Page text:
With another wildfire season on the horizon, B.C. government officials travelled to the South Okanagan on Monday morning to make a grant funding announcement for wildfire mitigation.
Ravi Kahlon, parliamentary secretary for forests, lands, natural resource operations and rural development, announced $9 million in funding to help 89 local governments and First Nations across B.C., including the Regional District of Okanagan-Similkameen and the Penticton Indian Band.
Overall, the B.C. government has committed $60 million to help local governments and First Nations reduce the risk of wildfire through the promotion and use of FireSmart principles.
When asked if the province is committing more funding to wildfire mitigation, Kahlon said it’s the same amount that’s been provided in previous years.
“The only major difference is that communities made it clear to us that they didn’t want to do the partnership, the sharing of these funds, because many communities couldn’t make that money available,” he said on Monday at the Penticton Indian Band Health Centre, where the announcement was made.
Among the recipients is the Penticton Indian Band, which will use $150,000 to reduce the buildup of flammable material like wood debris, branches and undergrowth from high-risk areas near homes and crucial infrastructure.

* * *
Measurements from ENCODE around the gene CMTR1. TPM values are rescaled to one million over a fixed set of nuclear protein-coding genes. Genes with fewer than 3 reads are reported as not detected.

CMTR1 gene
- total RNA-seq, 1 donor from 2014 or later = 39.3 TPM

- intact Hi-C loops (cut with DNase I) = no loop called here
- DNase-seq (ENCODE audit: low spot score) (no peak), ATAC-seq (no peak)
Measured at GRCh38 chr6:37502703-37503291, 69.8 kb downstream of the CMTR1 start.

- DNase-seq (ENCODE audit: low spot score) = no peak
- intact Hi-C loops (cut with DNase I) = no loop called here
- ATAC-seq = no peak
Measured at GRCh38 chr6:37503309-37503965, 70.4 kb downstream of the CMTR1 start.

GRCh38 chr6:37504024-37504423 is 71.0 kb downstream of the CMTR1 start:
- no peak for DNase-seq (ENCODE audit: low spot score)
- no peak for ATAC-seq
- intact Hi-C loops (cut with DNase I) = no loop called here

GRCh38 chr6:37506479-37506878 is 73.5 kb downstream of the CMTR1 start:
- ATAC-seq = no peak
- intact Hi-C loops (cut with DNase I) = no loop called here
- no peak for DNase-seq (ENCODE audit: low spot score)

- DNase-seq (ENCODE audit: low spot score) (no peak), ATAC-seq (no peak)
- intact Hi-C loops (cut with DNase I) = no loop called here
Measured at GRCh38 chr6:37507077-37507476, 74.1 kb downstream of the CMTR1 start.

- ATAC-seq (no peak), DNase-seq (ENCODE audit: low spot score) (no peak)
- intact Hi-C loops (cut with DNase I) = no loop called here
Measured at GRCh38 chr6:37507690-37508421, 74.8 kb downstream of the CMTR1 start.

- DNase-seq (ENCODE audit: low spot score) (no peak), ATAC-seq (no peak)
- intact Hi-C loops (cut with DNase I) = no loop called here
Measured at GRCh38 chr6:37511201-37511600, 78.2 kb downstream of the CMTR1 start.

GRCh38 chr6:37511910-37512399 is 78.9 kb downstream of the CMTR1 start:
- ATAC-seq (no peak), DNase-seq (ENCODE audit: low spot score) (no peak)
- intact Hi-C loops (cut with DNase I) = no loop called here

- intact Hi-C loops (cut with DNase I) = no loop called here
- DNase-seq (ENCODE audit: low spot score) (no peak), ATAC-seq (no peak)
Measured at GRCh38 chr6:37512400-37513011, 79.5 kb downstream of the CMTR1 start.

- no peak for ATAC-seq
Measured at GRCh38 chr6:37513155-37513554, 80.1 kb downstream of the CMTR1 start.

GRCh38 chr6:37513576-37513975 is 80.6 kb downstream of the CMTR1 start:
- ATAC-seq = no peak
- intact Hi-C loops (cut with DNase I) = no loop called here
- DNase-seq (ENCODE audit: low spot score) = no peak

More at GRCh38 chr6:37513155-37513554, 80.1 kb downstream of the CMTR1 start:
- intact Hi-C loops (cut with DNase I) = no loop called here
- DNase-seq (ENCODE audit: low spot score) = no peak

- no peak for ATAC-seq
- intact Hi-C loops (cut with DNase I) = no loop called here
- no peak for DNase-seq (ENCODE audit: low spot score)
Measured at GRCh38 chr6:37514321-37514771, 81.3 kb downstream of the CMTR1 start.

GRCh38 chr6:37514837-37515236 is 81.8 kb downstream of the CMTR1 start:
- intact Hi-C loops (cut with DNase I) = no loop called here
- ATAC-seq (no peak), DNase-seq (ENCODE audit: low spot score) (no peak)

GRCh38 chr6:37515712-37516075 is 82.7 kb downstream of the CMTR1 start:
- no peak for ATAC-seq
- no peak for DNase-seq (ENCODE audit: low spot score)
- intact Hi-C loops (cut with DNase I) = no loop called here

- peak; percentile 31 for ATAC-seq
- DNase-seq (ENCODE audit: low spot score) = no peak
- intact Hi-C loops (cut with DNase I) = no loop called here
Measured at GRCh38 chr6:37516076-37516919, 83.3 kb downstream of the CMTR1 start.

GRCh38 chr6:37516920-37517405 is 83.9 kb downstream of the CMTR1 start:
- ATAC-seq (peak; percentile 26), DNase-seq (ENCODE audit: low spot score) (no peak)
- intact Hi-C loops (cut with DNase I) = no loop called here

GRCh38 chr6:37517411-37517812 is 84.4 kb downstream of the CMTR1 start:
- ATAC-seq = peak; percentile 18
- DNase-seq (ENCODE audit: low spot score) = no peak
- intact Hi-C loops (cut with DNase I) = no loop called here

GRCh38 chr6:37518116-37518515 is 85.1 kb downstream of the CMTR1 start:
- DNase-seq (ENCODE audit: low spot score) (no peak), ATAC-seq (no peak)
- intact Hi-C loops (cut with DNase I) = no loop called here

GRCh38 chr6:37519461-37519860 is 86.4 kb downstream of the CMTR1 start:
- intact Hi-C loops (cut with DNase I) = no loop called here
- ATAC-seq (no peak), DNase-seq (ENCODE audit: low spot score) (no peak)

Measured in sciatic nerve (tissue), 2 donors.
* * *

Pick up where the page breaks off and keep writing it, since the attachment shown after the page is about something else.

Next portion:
The Penticton Indian Band has been a recognized FireSmart community since 2016.
“Caring for our lands, including the health of our forests, is an inherent right and responsibility we as Syilx-Okanagan people take seriously and are working with many levels of government ministries through agreements like this,” said Chief Chad Eneas.
“Fuel management supports us to protect the cultural and heritage value of our forests as well as ensure they can contribute to a sustainable economy for many generations.”
The Regional District of Okanagan-Similkameen also received $140,000 to update an official community plan to incorporate FireSmart principles for keeping homes, neighbourhoods and communities safe.
Funding will also be spent on a FireSmart educator for public outreach and education, said Karla Kozakevich, regional district chair.
Kahlon’s two-day visit will take him to Osoyoos, Summerland and Merritt to meet with representatives from multiple communities from the Kamloops and Southeast fire centres.
The 2017 and 2018 forest fire seasons were particularly troublesome for the South Okanagan-Similkameen region, with thousands of hectares burned and dozens of homes evacuated.
For a full list of communities receiving wildfire resiliency grant funding, click here.